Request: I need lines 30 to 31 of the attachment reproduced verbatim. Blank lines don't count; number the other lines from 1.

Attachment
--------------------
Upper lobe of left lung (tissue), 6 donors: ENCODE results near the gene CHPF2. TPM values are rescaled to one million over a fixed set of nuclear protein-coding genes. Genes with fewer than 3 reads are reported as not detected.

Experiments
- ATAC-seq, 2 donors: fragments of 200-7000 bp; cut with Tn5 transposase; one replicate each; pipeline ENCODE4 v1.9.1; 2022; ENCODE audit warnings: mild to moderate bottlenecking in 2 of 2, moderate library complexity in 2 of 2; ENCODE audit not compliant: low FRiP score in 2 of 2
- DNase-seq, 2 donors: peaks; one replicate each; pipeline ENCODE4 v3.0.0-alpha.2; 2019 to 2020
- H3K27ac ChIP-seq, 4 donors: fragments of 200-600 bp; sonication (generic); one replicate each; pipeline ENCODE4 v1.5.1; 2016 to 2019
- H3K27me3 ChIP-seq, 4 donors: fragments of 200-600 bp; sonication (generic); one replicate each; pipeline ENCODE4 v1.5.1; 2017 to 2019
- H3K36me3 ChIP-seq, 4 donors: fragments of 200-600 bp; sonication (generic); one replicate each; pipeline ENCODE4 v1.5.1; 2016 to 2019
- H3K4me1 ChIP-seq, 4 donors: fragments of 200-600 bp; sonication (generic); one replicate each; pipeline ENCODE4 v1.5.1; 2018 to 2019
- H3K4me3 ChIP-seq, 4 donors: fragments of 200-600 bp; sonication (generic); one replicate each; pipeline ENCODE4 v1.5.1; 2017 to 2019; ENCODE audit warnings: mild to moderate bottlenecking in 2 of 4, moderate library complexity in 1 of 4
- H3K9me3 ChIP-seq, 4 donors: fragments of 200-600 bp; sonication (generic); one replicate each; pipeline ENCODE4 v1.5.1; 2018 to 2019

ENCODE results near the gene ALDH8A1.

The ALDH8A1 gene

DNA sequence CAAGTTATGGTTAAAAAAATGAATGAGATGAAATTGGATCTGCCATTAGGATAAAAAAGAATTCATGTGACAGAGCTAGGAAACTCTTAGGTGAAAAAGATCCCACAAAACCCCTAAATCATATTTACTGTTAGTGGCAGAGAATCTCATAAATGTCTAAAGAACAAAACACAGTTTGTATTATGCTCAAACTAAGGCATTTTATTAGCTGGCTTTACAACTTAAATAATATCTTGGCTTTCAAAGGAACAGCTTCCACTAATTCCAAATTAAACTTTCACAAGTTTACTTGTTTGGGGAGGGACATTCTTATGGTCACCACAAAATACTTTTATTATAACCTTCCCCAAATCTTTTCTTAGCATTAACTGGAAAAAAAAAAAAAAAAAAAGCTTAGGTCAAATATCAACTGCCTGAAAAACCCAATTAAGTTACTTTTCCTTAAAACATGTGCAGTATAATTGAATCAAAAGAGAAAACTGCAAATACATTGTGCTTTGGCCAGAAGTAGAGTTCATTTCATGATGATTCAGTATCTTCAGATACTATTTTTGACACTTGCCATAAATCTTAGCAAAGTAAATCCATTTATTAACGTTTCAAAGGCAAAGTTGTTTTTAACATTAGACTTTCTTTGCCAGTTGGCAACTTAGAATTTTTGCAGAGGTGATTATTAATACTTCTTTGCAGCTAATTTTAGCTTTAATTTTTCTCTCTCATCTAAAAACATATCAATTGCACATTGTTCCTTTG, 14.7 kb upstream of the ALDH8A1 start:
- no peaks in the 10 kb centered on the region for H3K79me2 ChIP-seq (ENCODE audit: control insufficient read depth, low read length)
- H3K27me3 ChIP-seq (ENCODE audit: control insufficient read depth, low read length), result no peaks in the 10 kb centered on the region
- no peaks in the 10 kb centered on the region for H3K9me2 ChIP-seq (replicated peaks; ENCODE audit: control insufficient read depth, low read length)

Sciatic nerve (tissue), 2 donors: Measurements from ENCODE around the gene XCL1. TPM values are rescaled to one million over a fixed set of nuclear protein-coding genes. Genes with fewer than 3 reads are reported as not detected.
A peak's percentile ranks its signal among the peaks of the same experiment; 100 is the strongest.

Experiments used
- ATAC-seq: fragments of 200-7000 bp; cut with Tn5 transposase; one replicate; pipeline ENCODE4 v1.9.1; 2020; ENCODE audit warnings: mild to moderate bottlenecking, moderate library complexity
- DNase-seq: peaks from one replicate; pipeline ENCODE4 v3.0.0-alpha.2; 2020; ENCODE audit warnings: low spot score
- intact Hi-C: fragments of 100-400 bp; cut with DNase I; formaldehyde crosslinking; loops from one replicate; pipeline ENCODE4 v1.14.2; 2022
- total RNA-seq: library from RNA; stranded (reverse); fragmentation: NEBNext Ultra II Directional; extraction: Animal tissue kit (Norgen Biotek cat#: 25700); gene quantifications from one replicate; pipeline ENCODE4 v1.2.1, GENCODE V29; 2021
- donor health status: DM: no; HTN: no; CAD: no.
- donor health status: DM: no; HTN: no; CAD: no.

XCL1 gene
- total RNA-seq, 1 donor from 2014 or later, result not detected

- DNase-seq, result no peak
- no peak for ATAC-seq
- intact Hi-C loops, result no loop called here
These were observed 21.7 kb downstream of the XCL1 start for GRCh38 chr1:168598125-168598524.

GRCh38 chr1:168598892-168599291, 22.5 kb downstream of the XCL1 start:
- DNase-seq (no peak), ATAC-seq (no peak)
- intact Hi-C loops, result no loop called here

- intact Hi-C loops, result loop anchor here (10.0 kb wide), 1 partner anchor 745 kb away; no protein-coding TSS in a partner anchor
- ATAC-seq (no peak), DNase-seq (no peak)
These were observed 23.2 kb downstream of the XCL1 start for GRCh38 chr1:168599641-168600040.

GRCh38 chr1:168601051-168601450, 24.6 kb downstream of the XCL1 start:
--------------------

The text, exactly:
- intact Hi-C loops, result no loop called here
These were observed 21.7 kb downstream of the XCL1 start for GRCh38 chr1:168598125-168598524.